Student turns metal wires into shaped earrings for customers

Bailey Crow wears a pair of the earrings she created. Crow’s earring designs include a woman’s face, hands, a banana and a leaf, and cost $15 a pair.

A little bit of creativity and wire has turned into a successful side business for one SFA student who decided to design and create gold- plated earrings.

Bailey Crow, a senior photography major from Cypress, first got the idea when she saw a pair of wire earrings on Pinterest. She was immediately inspired and began to practice and work with wire. Crow made her first pair of earrings, posted a photo on Instagram and people began to message her, wanting to buy them.

“I saw it on Pinterest and thought, why buy it for $20 on Etsy when I could make it?” Crow said. “So, when I taught myself the process of sculpting wire, I posted them just because they were cute—they weren’t for sale. I had people message me asking me how much they were. It was random honestly. It just took off.”

She decided she would sell her earrings at $15 a pair. While she has an Etsy shop, Crow realized that most of her business can be found on campus. A girl in Germany contacted Crow about having a pair shipped to her, but the shipping expenses surpassed the product’s value, so it couldn’t be done.

Crow’s earrings feature designs such as a woman’s face, hands, a banana and a leaf. She has also been practicing on personalizing the faces she designs in her earrings. Crow said that a lot of the designs are made for women.

“They’re all a feminist statement,” Crow said. “I made them with women in mind, but if a man had his ears pierced and wanted to wear my product, more power to him.”

According to Crow, the business is also important to her because it helps her pay for things she needs for her classes.

“What I’m making stands for goodness and femininity in that this business is helping me pay for school supplies,” Crow said.

As an art student, Crow is taking a metals class as an elective. The class is open to anyone on campus and is three credit hours. She said this class has definitely helped her when it comes to making earrings.

While other brands have the typical cookie cutter jewelry and look the same, Crow said this won’t be the case with her product. Each pair is handmade, so they will each look a little different.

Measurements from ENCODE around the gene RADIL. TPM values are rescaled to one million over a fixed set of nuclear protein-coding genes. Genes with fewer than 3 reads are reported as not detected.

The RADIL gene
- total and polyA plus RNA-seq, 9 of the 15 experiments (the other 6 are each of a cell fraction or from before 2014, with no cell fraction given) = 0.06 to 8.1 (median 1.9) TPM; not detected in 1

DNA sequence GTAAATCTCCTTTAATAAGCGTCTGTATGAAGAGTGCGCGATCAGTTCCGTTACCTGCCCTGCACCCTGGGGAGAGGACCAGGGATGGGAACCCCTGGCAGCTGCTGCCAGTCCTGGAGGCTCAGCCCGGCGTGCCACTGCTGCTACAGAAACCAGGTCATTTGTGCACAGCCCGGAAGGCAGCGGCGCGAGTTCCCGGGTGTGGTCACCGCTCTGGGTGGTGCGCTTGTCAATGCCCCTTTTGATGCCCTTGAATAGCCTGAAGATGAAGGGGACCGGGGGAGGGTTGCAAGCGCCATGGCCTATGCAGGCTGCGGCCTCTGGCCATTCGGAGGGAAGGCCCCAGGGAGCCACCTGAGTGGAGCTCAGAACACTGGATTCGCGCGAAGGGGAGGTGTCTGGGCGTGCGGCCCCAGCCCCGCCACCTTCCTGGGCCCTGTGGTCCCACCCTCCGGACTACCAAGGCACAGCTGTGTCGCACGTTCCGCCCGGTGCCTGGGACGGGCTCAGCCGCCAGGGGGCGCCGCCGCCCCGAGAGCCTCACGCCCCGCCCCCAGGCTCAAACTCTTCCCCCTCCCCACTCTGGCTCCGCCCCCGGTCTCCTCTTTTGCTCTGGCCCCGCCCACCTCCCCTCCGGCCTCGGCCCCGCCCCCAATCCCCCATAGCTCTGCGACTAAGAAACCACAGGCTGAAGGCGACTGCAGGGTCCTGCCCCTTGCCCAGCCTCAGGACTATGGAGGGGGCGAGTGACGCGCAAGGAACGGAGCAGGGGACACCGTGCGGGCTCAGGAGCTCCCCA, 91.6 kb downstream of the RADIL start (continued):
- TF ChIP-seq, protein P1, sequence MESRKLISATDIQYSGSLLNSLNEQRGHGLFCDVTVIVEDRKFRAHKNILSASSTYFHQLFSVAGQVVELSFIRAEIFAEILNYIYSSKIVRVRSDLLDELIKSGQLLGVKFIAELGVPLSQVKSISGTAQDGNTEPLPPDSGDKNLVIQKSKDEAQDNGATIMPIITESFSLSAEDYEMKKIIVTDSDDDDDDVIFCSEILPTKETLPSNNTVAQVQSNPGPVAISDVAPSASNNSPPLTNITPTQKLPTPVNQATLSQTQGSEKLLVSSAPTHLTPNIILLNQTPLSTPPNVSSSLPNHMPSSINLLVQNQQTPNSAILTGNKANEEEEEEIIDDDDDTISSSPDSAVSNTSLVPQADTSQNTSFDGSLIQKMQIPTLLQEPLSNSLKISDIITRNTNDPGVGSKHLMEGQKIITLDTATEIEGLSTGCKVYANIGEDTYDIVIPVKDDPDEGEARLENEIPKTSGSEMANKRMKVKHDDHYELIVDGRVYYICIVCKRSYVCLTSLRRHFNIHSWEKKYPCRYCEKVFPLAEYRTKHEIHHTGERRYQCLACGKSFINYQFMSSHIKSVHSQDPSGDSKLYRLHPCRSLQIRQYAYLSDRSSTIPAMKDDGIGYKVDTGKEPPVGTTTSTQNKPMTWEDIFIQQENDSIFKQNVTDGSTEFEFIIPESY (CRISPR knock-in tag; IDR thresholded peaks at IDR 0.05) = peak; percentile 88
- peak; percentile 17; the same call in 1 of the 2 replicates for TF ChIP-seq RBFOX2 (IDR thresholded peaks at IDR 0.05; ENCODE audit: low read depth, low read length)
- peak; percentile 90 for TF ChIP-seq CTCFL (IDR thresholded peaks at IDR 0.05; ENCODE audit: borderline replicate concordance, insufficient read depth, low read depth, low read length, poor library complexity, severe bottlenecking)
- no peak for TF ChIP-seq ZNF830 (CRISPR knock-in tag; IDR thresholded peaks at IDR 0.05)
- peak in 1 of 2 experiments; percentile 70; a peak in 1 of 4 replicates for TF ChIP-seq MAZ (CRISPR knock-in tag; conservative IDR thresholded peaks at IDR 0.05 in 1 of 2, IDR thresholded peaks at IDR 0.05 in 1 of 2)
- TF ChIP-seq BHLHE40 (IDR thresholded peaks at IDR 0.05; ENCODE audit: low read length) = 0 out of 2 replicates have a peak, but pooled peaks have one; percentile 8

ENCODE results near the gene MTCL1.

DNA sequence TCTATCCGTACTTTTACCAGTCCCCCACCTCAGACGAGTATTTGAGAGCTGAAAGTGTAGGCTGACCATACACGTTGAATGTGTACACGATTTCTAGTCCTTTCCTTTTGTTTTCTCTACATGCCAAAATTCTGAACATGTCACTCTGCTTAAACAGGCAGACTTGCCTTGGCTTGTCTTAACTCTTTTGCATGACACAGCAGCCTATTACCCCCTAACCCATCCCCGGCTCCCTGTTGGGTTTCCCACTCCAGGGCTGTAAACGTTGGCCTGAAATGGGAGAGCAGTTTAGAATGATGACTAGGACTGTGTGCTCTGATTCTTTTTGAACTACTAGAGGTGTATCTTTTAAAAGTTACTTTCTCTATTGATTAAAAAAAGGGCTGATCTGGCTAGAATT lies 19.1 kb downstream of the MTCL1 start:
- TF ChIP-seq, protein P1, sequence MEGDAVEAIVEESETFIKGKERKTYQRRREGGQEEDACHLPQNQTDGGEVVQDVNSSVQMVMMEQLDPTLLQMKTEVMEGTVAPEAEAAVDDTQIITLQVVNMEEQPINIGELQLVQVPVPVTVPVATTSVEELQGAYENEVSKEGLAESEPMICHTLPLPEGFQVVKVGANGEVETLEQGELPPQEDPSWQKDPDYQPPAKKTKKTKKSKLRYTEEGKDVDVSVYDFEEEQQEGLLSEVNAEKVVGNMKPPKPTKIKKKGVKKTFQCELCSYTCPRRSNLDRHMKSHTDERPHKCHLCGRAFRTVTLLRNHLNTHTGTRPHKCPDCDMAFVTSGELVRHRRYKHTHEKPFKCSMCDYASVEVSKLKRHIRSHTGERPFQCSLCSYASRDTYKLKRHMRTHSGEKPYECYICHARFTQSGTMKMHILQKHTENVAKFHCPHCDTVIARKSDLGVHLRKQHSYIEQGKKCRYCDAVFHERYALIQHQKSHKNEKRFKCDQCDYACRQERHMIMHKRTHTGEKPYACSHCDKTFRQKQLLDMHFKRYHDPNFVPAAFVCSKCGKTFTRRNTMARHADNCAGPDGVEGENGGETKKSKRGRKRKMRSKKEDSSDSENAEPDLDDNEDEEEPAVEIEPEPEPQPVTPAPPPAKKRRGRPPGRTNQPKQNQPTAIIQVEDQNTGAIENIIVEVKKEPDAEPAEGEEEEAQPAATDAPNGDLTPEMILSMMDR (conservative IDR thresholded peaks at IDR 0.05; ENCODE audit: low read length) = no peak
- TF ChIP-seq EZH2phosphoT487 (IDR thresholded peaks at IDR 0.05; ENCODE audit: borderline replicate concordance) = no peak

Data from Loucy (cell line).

“I think that it’s so empowering and so very hard to be an artist. The fact that I’m capable of making something out of nothing versus just wrapping around some nails. It gives a handmade quality to it,” Crow said.

Stina Herrera, adjunct art professor and 2008 and 2011 SFA graduate, teaches the metals class where Crow found her passion.

“Anyone can take the intro metals class. There are no prerequisites,” Herrera said. “That’s one of my favorite things. We get people from all over campus, not just art majors. The skills you learn in metals are very specific.”

Herrera said she first met Crow in the intro to metals class and was impressed when she found out about her side hobby of making earrings.

“I think it’s awesome for our students to use their skills to help support themselves; it’s great,” Herrera said. “I have noticed that she doesn’t play it safe. She uses complex designs.”

Lauren Walker, a sophomore art major from Fort Worth, is one of Crow’s customers.

She said she always tries to follow local artists and heard about Crow through Twitter.

“I wanted to buy a pair to support and because they’re so cute and simplistic,” Walker said.

“Art is the root of everything. Happiness, sadness, pain. Art can be made in any state of mind, and it’s such an important outlet to express those emotions.”

Crow said that in the future, she also hopes to begin making necklaces and personalizing her jewelry at her customer’s requests.

Raquel Torres began working at The Pine Log her sophomore year at Stephen F. Austin State University. During her time at The Pine Log, Raquel has served in positions including Contributing Writer, Staff Writer, Social Media Editor, Web and Content Editor.

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